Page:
THE BIG INTERVIEW: IAN STANNARD
With Mark Cavendish and Roger Hammond already among their ranks, and Bradley Wiggins on their shopping list, the T-Mobile team is starting to develop quite a taste for British riders. So much so, they’re now trying out Ian Stannard.
Like Cavendish, who’s brought T-Mobile considerable success this year, 20-year-old Stannard is a product of British Cycling’s Olympic Academy and has spent the last two years learning the finer details of track and road racing, both at the Manchester Velodrome and in the hills of Tuscany.
Now, though, after several decent amateur results, it is his chance to impress the big boys. T-Mobile has taken him on as a stagiaire, entering him in races alongside experienced pros to see how he fits in.
There is no guarantee that Stannard will come out of the arrangement with a full-time contract. Despite this, and the pressure of being under close observation from the decision makers, when we sit down with Stannard at the Tour of Ireland, he comes across as relaxed and quietly confident.
How have you found racing with the pros?
It’s really relaxed. Here riders from different teams chat and joke with each other before races; in the under-23s everyone would be trying to psych each other out.
Is the racing a big step up from what you’ve been doing with the Academy in Italy?
The style of racing we did in Italy is actually very similar to how the pros race. The big difference with the pros is the speed.
Is there anything you’ve specifically learnt from riding with T-Mobile?
The hardest thing I’ve found with T-Mobile is just how relaxed it all is. Being in the Academy, everything was very regimented. With T-Mobile it’s actually a lot more chilled out.
What is expected of you from the team?
What I think I’ve got to do is show that I can be part of the team, ride well, do the work that is expected of me, and also fit in socially. I think that is also really important when you’re a stagiaire; to show that you can be part of a professional organisation.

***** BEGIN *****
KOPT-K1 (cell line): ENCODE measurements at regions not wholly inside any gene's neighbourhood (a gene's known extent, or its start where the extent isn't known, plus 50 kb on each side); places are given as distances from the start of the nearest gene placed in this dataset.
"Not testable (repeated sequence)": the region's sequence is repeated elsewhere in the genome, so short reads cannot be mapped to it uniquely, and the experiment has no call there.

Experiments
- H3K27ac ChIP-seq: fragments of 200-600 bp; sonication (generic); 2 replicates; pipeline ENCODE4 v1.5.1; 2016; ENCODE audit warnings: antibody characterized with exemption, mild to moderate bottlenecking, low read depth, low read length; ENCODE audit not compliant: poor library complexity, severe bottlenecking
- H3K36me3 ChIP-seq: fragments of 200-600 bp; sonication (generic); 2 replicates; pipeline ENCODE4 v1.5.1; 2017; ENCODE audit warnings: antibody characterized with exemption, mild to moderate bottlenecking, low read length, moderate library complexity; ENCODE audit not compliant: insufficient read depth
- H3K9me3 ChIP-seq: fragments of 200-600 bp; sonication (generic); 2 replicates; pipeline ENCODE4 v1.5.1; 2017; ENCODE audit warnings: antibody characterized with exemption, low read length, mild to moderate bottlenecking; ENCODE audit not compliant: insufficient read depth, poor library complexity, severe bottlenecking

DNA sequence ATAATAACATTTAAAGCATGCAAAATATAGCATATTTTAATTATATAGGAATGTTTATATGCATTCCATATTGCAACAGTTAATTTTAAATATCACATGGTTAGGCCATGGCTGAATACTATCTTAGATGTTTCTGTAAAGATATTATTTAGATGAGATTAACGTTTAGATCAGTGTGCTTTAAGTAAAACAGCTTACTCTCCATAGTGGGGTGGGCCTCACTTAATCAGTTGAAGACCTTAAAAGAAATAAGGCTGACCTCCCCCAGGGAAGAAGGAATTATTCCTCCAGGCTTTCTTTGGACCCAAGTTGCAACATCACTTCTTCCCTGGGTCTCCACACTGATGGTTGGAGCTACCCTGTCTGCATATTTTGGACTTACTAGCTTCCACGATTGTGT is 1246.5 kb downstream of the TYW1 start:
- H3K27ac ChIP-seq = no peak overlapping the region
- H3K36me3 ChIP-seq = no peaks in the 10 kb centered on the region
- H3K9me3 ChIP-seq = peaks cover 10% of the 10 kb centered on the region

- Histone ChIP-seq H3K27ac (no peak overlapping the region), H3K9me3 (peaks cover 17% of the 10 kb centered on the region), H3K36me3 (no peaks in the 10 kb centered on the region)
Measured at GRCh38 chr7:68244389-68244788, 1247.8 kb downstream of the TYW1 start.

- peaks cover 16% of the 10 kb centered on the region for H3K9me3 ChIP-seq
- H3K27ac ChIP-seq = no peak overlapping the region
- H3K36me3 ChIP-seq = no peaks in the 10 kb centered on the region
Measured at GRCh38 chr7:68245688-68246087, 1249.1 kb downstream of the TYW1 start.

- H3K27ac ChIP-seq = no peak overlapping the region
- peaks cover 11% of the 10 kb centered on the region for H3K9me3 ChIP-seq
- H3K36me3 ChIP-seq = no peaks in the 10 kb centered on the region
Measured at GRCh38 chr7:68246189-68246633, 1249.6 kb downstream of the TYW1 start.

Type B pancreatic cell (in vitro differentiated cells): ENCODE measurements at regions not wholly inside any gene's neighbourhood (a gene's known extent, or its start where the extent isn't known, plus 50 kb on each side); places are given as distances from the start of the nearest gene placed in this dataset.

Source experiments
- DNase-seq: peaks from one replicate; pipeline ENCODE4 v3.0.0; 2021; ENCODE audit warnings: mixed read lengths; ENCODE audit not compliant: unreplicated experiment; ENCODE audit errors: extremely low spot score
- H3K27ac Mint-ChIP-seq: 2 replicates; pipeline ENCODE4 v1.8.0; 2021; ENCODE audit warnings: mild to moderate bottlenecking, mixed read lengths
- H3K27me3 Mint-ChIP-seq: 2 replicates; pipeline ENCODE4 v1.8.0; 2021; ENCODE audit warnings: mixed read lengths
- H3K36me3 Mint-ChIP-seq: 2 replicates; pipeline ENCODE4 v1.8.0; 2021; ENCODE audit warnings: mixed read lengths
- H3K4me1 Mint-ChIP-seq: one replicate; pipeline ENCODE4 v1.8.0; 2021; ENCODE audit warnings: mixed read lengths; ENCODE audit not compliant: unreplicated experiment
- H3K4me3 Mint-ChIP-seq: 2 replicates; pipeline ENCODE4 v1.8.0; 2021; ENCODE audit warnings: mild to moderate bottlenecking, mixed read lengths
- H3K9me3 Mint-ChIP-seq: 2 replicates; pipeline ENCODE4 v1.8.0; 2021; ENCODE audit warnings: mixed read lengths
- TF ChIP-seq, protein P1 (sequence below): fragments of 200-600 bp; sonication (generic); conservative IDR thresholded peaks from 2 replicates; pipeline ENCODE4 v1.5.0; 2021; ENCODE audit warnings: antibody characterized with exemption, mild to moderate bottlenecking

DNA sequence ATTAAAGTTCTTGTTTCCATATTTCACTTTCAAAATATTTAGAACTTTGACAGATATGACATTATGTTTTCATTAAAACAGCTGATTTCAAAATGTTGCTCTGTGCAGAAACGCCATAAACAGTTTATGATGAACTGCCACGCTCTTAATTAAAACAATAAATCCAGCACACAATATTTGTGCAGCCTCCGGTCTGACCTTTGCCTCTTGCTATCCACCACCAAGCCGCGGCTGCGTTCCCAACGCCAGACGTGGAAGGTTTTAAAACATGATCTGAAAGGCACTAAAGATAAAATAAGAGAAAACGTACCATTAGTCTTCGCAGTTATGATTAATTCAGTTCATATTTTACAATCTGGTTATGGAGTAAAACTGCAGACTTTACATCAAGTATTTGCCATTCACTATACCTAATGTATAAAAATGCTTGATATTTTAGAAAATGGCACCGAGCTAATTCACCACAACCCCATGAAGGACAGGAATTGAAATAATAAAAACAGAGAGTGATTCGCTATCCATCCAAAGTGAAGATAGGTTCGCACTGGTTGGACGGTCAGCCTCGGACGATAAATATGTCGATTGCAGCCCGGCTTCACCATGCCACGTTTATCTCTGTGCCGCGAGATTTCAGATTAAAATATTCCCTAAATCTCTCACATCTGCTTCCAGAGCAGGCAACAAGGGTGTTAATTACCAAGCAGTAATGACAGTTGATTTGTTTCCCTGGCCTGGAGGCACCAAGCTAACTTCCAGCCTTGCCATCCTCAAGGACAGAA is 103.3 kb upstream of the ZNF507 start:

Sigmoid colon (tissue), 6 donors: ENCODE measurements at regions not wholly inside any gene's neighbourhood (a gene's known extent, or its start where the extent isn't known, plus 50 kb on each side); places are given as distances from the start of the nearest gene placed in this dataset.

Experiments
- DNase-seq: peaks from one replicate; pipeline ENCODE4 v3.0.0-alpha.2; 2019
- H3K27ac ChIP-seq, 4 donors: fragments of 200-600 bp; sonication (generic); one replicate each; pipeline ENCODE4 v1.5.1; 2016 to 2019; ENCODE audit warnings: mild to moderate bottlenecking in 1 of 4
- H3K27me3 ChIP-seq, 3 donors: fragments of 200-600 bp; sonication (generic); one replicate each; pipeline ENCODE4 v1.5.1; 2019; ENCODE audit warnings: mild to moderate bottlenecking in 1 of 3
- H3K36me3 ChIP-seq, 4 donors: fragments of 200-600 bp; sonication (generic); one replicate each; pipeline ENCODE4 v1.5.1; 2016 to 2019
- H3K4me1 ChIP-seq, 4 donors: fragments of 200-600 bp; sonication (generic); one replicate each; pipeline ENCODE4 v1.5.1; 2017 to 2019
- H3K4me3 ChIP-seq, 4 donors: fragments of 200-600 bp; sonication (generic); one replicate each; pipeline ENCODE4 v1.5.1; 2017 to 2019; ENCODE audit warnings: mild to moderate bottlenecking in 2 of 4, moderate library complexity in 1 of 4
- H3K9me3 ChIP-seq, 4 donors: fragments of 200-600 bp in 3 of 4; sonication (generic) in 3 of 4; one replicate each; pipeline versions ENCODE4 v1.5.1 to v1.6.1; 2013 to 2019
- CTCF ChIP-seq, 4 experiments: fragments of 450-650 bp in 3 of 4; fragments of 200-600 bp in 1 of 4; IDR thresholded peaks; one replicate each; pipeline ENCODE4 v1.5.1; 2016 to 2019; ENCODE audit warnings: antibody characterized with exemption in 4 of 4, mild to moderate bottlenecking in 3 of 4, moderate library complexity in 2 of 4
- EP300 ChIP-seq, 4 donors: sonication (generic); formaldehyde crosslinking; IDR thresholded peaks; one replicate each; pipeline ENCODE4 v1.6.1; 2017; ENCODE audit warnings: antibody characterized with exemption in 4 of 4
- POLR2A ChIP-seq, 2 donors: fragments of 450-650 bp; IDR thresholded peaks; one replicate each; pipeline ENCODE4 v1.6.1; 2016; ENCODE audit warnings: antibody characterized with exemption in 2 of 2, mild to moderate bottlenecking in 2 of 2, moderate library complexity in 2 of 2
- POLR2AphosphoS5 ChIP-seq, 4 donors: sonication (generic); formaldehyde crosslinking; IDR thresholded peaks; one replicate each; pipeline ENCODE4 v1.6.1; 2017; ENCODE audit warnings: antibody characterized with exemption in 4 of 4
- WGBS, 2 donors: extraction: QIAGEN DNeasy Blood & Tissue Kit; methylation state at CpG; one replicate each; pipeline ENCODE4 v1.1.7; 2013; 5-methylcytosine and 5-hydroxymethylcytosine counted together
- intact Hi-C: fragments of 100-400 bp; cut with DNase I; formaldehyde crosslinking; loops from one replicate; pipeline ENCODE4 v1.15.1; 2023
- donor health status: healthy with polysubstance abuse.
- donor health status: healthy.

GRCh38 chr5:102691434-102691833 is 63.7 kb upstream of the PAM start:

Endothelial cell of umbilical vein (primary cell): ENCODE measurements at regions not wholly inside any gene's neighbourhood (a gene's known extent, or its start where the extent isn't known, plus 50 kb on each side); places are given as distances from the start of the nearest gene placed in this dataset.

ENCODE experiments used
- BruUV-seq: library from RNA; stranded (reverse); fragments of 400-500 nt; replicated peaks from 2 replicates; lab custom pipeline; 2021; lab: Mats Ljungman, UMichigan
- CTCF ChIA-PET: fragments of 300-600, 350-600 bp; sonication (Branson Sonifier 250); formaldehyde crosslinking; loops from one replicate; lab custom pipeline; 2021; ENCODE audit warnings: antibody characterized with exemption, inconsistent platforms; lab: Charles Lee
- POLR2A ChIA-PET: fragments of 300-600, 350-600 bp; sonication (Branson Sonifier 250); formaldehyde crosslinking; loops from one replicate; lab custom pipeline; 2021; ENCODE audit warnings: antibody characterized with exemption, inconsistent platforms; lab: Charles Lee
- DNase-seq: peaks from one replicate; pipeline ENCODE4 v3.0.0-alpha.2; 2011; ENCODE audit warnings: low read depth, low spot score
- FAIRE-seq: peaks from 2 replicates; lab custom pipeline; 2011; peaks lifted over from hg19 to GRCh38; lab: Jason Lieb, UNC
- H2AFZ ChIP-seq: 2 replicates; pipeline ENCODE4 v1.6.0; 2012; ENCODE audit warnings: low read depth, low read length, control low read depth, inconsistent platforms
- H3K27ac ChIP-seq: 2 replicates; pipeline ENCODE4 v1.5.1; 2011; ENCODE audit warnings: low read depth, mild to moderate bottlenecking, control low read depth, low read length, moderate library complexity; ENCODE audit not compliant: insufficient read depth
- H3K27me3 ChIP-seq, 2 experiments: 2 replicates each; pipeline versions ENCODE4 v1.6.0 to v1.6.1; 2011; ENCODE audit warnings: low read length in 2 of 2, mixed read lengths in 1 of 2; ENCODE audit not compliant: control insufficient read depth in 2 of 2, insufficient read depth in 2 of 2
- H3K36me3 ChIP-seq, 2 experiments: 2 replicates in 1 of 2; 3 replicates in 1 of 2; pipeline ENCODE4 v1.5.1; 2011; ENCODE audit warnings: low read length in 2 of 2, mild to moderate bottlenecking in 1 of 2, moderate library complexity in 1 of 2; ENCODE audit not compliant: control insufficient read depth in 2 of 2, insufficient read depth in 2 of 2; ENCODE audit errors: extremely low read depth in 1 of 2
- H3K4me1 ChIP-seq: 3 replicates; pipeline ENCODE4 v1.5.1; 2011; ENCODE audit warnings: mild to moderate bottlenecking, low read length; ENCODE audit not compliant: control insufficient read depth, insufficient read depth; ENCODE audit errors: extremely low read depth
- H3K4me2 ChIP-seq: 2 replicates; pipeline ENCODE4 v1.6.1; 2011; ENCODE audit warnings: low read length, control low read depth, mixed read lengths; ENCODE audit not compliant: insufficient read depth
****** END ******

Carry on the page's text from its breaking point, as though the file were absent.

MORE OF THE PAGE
What do you expect to get out of being a stagiaire?
Hopefully a full professional contract — ideally with T-Mobile. I’d like to be in the ProTour. The whole set-up suits me better and I like the way they ride. All I can do is ride my best and show how well I fit into the team.
Have you had any feedback?
No, not really. I’ve only ridden with the team in Denmark so far, but I think I did a good job and that the team were pleased with me. I’m giving it my best shot.
How did the arrangement come about?
I think T-Mobile had been in contact with BC. There had been talk about it all year but I only learnt that I was being taken on for sure about a week before the Tour of Denmark.
What is the rest of your programme like?
I’ve got the Tour of Britain next, then possibly the Hessen Tour. I’ll be riding the World Championships with the British team but should be doing some one-day races afterwards.
When and where do you think will be your best opportunity to impress?
At the Tour of Britain. Hopefully I’ll be allowed to ride a bit more for myself.
What do you see as your particular strengths?
I like rolling courses, but nothing too hilly. Racing in Belgium suits me, with the wind, the rain and the cobbles. I’m a bit of a Classics type of rider.
Mark Cavendish obviously made a big impact with his sprint. What’s yours like?
Compared to Cav I’m nothing, but when in a break I’d say I stand a pretty good chance of winning. I suppose I’m often stronger than the rest at the end of a race.
And you can time trial too?
Yes, that’s a real strength.
Your directors have to file a report on you after each race. Does that make you feel under pressure?
There is a bit of pressure there, but I’m here to do the best I can and that’s all I can do. In the Academy we’ve been taught to deal with pressure. I know what I’m meant to be doing and I’m doing that as best I can.